Tuesday, August 21, 2007

Using Gmail tags for tax document tracking

I have a long post on mortgages and general financial implosion in the works, but I wanted to throw up a quickie first about a handy Gmail trick I'm making heavy use of. Last year was the first in which I itemized my taxes, and the first time I needed to have a record of charitable dominations -- which, er, I didn't have, because I didn't realise I'd be itemizing and able to deduct. Forewarned is forearmed and all that, so this year, I'm keeping track of what I donate.

But keeping track of lots of bits of paper is a pain. Fortunately, I've found that I don't have to. I don't know if my pattern is the common one, but almost every donation I make is at least originated online, and often fulfilled that way. Which means that every donation generates an e-mail trail, with a thank-you and receipt. I created a charity tag in gmail to archive the e-mailed receipts, and voila. Instant filing system for donation records. Come tax time, I can just click my "charity" tag and tally up my donations.

Thursday, August 09, 2007

A great takedown of an atrocious health-care reform idea

I'm on the final stretch of my packed summer travel (hi from San Francisco, from the LinuxWorld press room), so my brain remains scattered. Tomorrow I'll chime in with thoughts on this week's "jumbo loans go boom" news, but I wanted to quickly drop in and point out a truly excellent article in today's Slate: "I Can Get It for You Retail," a dead-on critique of the health-care-reform plan backed by Rudy Giuliani and several other Republicans.

Dan Gross carefully dissects the fatal flaw in health care policy proposals that call for tax breaks and other incentives to encourage more people to buy individual health insurance: individual shopping is disastrously ill-suited to the economics of health insurance. "Economics of scale" is a familiar enough concept, and so is "collective bargaining." Unions exist (or, they did once upon a time ...) because workers realized that employees who are individually disposable gain power by acting as a bloc.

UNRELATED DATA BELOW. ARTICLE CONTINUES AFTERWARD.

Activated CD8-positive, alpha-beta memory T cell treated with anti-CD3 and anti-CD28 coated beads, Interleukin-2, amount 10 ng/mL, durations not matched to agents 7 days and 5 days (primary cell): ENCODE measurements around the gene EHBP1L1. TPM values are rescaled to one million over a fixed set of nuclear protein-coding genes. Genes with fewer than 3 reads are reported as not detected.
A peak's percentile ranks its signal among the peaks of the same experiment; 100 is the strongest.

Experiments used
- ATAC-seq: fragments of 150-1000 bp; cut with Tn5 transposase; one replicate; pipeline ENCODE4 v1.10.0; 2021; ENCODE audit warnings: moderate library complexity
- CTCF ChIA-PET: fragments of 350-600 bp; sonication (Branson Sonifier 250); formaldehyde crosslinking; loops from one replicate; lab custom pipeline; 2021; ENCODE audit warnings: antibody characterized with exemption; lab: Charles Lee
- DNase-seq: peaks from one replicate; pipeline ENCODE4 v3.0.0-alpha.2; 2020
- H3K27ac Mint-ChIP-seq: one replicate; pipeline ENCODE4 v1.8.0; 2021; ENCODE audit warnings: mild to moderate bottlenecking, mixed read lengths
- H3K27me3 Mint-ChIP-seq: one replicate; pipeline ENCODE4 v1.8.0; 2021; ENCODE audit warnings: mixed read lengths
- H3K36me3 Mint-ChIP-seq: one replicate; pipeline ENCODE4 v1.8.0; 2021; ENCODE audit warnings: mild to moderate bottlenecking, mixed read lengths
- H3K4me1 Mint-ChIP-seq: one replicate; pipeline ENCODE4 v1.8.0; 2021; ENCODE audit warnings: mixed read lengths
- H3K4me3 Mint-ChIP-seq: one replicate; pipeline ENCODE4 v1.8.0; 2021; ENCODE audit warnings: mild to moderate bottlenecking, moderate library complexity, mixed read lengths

A cancer patient running up six-figure annual medical bills will never be a profitable customer. Companies, naturally, do whatever they can to offload unprofitable customers -- and when we, through the representatives we elect to govern, put legal constraints in place to limit the actions companies can take, they often take them anyway and gamble that they'll gain enough to outweigh the possible consequences of a lost lawsuit.

The only way to turn a cancer patient from an unprofitable client that insurers will fight to dump into a valuable customer is to bundle that patient in with a bunch of other customers and "sell" them to the insurer as a group. In my ideal system, we'd have single-payer universal coverage and treat the entire U.S. citizenry as one insured mass. In the current, barely-hanging-in-there system, we at least band people together into corporate blocs. Very helpful for me and David, who both work for sizable companies; not so helpful for the millions of people employed by small businesses -- or, even more precariously from an insurance perspective, employed by themselves. Broken as the current system is, breaking the blocs up still further and encouraging even more individual insurance would be a tremendous, destructive step backward.